Publishing the Frontier of American Letters Since 1957.

Northwest Review was first published by the University of Oregon in 1957. The inaugural issue sold for fifty cents and included Oregonian Ken Kesey’s first publication, a short story called “The First Sunday in September.” In its fifty-four year history, the University of Oregon’s Northwest Review published multiple winners of the Pulitzer Prize, the National Book Award, the Booker Prize, and the National Book Critics Circle Award.

Since its new inception in Fall 2020, Northwest Review contributors have been Pushcart nominees, Best American Short Story winners, New York Times bestsellers, longlisted for the National Book Awards, the Pen Faulkner Award, the Center for Fiction First Novel Prize, and recipients of Stegner Fellowships in poetry and fiction. Alexis Sears’ poem “Hair Sestina,” which appeared in the Spring 2021 issue of Northwest Review, will be published in the 2022 Best American Poetry Series.

For updates about Northwest Review’s publication schedule, follow @NW_Review on Twitter and @NWReview on Instagram.


S. Tremaine Nelson
Editor & Publisher
Educated in Tennessee, married young in Alabama, S. Tremaine Nelson is a former poetry reader at The Paris Review and an alumnus of the fiction department of The New Yorker. He is a fourth-generation Oregonian living in Portland, where he was born and raised. He is a graduate of Vanderbilt University and the Columbia University MFA program.
Brian Michael Murphy
Managing Editor & Nonfiction Editor
Brian Michael Murphy is a media studies professor at Bennington College, and director of the Kenyon Review Young Writers Workshop. His writings have appeared in Narrative, Waxwing, Kenyon Review, Mississippi Review, Media-N, and in Italian translation in Ácoma. His book We the Dead: Preserving Data at the End of the World is available from the University of North Carolina Press. He holds a Ph.D. in Comparative Studies from The Ohio State University.
Samantha DeWys
Production & Design Director
Samantha DeWys is an artist, designer, and art director from New Jersey. She is a visionary leader in the field of multi-media interactive design, with pioneering expertise in UX, I/A, branding, and digital ecosystems. She has created brands for dozens of non-profit arts organizations, book covers, websites, and has provided art direction and competitive brand analysis for multiple national independent publishers.
Clare Maloney
Executive Editor
Clare Maloney is a writer and editor from New York. She holds a BA in English from the University of Delaware, where her work appeared in Caesura literary magazine and received a Thomas W. Molyneux fiction award. Clare has written for dozens of brands across a variety of genres and mediums, including podcasts, digital, video, and print. She currently resides in Brooklyn, NY.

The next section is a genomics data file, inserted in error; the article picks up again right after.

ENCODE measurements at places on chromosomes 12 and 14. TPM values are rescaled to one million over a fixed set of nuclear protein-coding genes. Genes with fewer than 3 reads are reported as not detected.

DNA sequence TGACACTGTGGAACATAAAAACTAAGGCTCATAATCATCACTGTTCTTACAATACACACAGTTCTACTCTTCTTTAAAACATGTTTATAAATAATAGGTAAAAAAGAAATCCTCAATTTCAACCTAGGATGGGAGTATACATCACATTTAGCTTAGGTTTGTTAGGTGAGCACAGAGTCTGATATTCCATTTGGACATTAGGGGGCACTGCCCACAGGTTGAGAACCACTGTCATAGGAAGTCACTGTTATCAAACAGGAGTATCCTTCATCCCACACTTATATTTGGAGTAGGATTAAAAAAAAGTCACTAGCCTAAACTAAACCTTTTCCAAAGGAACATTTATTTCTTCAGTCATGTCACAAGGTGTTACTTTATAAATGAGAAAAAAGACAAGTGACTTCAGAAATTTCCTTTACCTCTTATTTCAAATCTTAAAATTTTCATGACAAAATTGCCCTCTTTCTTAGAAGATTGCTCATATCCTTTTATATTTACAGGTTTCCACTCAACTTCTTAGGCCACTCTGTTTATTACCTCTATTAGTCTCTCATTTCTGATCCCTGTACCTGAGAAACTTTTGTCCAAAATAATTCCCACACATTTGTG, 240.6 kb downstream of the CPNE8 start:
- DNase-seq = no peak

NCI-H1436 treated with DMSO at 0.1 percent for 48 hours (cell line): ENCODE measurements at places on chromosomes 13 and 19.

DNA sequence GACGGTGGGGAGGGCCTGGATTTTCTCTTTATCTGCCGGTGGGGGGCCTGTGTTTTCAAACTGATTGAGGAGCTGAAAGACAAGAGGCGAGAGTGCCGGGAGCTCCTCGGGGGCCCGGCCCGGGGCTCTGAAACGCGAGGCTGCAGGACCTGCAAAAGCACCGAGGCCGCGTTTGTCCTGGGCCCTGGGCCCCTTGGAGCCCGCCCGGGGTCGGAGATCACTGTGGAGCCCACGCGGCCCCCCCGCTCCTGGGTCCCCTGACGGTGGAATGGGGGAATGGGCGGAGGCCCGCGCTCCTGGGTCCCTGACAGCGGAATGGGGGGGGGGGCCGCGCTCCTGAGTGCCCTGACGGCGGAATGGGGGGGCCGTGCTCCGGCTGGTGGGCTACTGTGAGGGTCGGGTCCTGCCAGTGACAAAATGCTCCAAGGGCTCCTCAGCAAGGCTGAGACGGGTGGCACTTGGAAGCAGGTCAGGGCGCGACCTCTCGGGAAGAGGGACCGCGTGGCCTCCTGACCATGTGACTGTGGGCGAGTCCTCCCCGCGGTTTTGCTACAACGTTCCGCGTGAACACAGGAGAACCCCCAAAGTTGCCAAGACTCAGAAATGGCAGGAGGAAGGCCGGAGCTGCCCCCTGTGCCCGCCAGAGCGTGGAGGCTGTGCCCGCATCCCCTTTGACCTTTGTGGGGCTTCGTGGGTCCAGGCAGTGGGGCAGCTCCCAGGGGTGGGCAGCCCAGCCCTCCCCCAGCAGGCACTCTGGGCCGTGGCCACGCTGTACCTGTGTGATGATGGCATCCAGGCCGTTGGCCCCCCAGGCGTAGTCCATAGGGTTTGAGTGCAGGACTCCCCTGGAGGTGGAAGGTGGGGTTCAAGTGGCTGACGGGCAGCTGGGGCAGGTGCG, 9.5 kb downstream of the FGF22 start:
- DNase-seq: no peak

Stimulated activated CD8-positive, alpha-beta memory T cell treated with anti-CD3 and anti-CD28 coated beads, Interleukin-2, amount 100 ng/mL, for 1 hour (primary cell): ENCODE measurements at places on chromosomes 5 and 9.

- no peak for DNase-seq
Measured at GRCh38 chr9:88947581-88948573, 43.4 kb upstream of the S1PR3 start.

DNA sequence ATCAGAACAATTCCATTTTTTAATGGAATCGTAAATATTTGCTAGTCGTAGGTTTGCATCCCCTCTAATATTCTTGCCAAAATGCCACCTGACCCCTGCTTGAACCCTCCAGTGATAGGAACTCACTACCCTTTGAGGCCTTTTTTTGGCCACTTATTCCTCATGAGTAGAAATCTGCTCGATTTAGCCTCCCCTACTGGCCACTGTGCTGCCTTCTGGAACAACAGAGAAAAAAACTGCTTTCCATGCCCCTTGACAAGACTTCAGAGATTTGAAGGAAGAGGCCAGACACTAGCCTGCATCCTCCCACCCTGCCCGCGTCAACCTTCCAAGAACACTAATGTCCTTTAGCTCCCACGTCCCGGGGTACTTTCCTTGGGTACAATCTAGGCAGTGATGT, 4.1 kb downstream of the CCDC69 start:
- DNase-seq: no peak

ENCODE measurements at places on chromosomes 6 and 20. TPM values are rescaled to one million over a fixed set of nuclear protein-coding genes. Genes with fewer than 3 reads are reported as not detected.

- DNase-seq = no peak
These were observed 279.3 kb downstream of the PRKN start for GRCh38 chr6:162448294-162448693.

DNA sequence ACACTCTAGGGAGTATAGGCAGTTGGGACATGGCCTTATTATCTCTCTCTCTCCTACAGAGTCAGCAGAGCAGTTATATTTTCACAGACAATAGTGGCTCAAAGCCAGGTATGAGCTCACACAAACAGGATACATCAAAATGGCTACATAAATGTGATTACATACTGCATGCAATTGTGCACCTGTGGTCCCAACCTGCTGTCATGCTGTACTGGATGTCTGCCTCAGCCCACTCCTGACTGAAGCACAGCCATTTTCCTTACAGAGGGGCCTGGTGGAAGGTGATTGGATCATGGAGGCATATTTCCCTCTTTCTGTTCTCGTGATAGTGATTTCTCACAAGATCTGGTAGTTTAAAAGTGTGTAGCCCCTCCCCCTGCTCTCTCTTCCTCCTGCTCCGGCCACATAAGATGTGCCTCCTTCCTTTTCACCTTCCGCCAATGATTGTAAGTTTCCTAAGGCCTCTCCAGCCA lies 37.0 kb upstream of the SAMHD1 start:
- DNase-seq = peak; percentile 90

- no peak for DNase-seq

Natalie Staples
Poetry Editor
Natalie Staples grew up outside of Philadelphia. She earned a B.A. from Kenyon College and an M.F.A. in Poetry from the University of Oregon. She has attended the Sewanee Writers’ Conference and the Bread Loaf Writers’ Conference. Her work has appeared in SWWIM Every Day and She teaches English at the Chicago Academy for the Arts.
Verena Raban
Art Editor
Verena Raban is a Portland-based dog-person writing & drawing poems & punks & flowers. She studies poetry at Pacific University where she is an MFA candidate in writing. @verennui
Dawn Raffel
Fiction Editor
Dawn Raffel is the author of five books, most recently The Strange Case of Dr. Couney: How a Mysterious European Showman Saved Thousands of American Babies. Her stories have appeared in BOMB; O, The Oprah Magazine; NOON; Conjunctions; The Mississippi Review; The Iowa Review; New Letters; Big Other, and in the anthologies Best Small Fictions, New American Short Stories, New Micro, XO Orpheus, and Short, among others.
Alexis Sears
Assistant Poetry Editor
Alexis Sears is the author of Out of Order (Autumn House Press 2022), winner of the 2021 Donald Justice Poetry Prize. Her work has appeared in Best American Poetry 2022, Rattle, the Cortland Review, Literary Matters, Birmingham Poetry Review, Poet Lore, Cimarron Review, and elsewhere. She earned her MFA in poetry from the University of Wisconsin-Madison and her Bachelor’s in Writing Seminars from Johns Hopkins University. A native Californian, she teaches middle and high school English and History in Los Angeles.
Debbra Palmer
Assistant Poetry Editor & Cartoonist
Debbra Palmer is a poet and visual artist living in Idaho’s Treasure Valley. Her poems have appeared in journals including Calyx, Portland Review, Pretty Owl Poetry, Kitchen Table Quarterly, and several literary anthologies including His Hands, His Tools, His Sex, His Dress: Lesbian Writers on their Fathers (Alice Street Editions) and Present Tense and A Fierce Brightness, 25 Years of Women’s Poetry (Calyx Press). Her literary-themed comics appear in Northwest Review. Palmer earned her MFA in poetry from Pacific University.
Logan McMillen
Assistant Fiction Editor
Logan McMillen is a writer and educator from Minneapolis. He received his MFA in Creative Writing from the University of Oregon. He is currently a graduate student at the University of Wisconsin-Madison School of Education.
Rachel Lincoln Sarnoff
Senior Editor
Rachel Lincoln Sarnoff is pursuing an MFA at Pacific University and is also a climate and conservation expert whose experience informs her writing: She is fascinated by how the past shadows the present and aims to help readers imagine a different future – less dystopia, more hope. She is also director of marketing and communication for Northwest Review.
Jesse Lee Kercheval
Editor of Translation
Jesse Lee Kercheval is a poet, writer and translator, specializing in Uruguayan poetry. Her latest poetry collections include America that island off the coast of France, winner of the Dorset Prize and the bilingual Spanish-English, La crisis es el cuerpo/The Crisis is The Body, published in Argentina by Editorial Bajo la luna. Her translations include Love Poems by Idea Vilariño, which was long listed for the 2020 Pen Best Translated Poetry Book Award, and The Invisible Bridge: Selected Poems Circe Maia, for which she was awarded an NEA in Translation, both from the University of Pittsburgh Press. She is also the editor of América invertida: An Anthology of Emerging Uruguayan Poets (University of New Mexico Press). She is the Zona Gale Professor Emeritus of English at the University of Wisconsin-Madison.
Rachel Jacobson
Editor of Reviews
Rachel Jacobson is a psychology doctoral student at University of Oregon. Her research and writing focus on multiple identity populations–in particular, the cusp at which ambiguity exists. Her writings have appeared in Inklette Magazine and Interlude Magazine.
Laura Joyce Davis
Podcast Editor
Laura Joyce Davis is a Lecturer and Managing Editor for the Stanford Storytelling Project. She is the Executive Producer of Shelter in Place, which won the International Women’s Podcast Awards category for “Changing the World One Moment at a Time.” She co-founded a PR News Social Impact Award-winning podcast training program, teaches online with Narrative Podcasts, and was one of Podcast Magazine’s Top 22 Influencers in 2022.